MotW and 3:16

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MotW and 3:16
« on: September 17, 2012, 02:44:30 PM »
Okay, here's a question. Last week, we began a campaign of MotW, and we just about managed to bring the group together and frame the first mystery; and already now (after writing up some mysteries) I am wondering how a MotW campaign will go, with special reference to 3:16. Why 3:16? Well, that was for us "Planet of the Week", and the only strictly episodic game I ever really ran, so that's the basis for comparison; and during that campaign, we really slipped into the productive pattern of "it's about the mission", "it's not about the mission" (repeat ad destructum), discussed elsewhere specifically for 3:16. That pattern entailed that the first few missions were just that, straightforward missions with happy killcounting, and then every now and then, there was a session where the mission of course also took place, but really only provided a backdrop for other developments in party dynamics or in the group's engagement with the setting, such as when people tried to find out more about the 3:16, about Earth, etc. These "other" missions often followed up on missions which introduced some elements of doubt into the basic premise (i.e., shooting up a planet of pacifist rock-painting squirrels). Now, such shifts are obviously built into 3:16.
But what about MotW? The book (RAW) leaves little doubt that there could be anything dubious about going out and killing monsters. But how about a monster which happens to be the protector of a community ("kill the murderous golem!")? Or unique monsters which might be dangerous, but enrich the biosphere ("kill Alec Holland!")? Of course, nothing stops me from setting up such mysteries, but I was wondering whether just as in 3:16, it might be a "natural" development of a MotW-campaign that such grey areas show up, and muddle the hitherto straightforward campaign premise... Thoughts? Experiences?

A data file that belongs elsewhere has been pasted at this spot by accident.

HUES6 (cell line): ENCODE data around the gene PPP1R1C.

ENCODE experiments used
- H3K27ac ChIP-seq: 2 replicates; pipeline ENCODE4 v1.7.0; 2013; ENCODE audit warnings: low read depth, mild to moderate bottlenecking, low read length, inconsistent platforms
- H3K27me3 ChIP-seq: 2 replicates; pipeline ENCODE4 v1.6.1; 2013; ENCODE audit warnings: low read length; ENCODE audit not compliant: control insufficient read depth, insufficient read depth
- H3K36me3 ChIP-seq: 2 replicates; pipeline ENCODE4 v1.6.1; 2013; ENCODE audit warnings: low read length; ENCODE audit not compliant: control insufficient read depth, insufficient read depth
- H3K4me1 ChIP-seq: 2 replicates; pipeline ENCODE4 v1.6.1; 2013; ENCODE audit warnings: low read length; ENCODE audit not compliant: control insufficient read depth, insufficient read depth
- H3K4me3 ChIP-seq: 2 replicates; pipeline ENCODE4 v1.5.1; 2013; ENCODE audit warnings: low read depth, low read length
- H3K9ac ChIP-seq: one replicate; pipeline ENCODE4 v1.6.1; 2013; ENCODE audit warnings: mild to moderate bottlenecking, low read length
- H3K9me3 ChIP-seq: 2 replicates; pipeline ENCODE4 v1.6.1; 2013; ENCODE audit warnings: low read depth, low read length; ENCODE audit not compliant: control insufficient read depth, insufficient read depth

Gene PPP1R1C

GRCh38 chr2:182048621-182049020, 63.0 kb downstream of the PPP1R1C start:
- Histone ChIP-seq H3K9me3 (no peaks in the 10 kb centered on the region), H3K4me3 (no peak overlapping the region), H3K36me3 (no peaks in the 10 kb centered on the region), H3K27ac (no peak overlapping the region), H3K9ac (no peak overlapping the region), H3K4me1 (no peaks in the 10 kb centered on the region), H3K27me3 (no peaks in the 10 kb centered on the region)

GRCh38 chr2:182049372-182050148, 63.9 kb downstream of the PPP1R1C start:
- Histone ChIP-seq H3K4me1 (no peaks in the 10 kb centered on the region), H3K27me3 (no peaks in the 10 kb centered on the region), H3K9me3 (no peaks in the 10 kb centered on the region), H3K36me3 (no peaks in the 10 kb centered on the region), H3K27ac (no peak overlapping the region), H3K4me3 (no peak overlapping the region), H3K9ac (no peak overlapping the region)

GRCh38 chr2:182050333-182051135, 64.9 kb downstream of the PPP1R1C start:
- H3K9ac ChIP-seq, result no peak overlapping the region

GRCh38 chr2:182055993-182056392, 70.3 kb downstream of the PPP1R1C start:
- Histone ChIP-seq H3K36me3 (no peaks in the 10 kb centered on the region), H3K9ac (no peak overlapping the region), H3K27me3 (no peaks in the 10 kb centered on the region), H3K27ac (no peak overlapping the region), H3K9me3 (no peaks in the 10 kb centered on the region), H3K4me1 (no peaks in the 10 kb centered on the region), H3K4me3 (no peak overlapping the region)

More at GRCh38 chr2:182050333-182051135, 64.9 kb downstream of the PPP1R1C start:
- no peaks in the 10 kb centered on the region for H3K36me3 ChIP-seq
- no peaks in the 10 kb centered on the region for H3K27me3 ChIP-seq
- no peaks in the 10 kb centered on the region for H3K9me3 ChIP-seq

Re: MotW and 3:16
« Reply #1 on: September 17, 2012, 05:57:14 PM »
Just like in AW you sooner or later come to the big question of "What the hell happened this one day fifty or so years ago?" - sorta same way your campaign in MotW will move and paint the white spots as well. While team may contain Expert, many things that are _true_ about the world of supernatural are established in play - and some things even those in the know are not privy with at start. You paint the world - the knowledge(who they are, how this work, is there a God, or he has left the building, how werewolf-vampire relationship work, what do daemons truly want, and so on), history(like in my game there was a really big piece about WWII and believe me, daemons and vampires were there in the deep), geography(what really is this Bermuda Triangle, is there really a Shambala), and etc and etc.

And.
And. Not a single *W game can be not about people. Society. How you, strange crazy folks, find your place in this society. How society is composed, can there be a balance between vampires and humans, are there any "good" fairy or daemon and so on. Yes, on start there can and very well will be this period of "let's kill every monster we see"
But then you see that some monsters you can't kill because they're part of the society. Some can be killed, but social repercussions can be devastating. Chances are this creatures has been here for a long, long time, and you can't just "go and cleanse the earth" with your two shotguns and a pitchfork.

To help with the social part - work the game around some concept beyond killing. Agency is a very good start. Reporters, too. Initiate is taught about how this world works, expert learned it the hard way - they all care about the situation beyond immediate consequences. Like "should I kill this young and stupid mage girl who just almost fried her boyfriend's brain trying to make him stop using drugs? What will she become in a couple of years? Can I afford to not interfere? Who can be trusted with teaching her, if I can't do it?"


Re: MotW and 3:16
« Reply #2 on: September 17, 2012, 11:40:39 PM »
I can't add anything to what Guns_n_Droids said - that's exactly it.

I find that most MotW games start out very episodic, then (as the Keeper creates arcs) get more and more focused on ongoing problems for the hunters.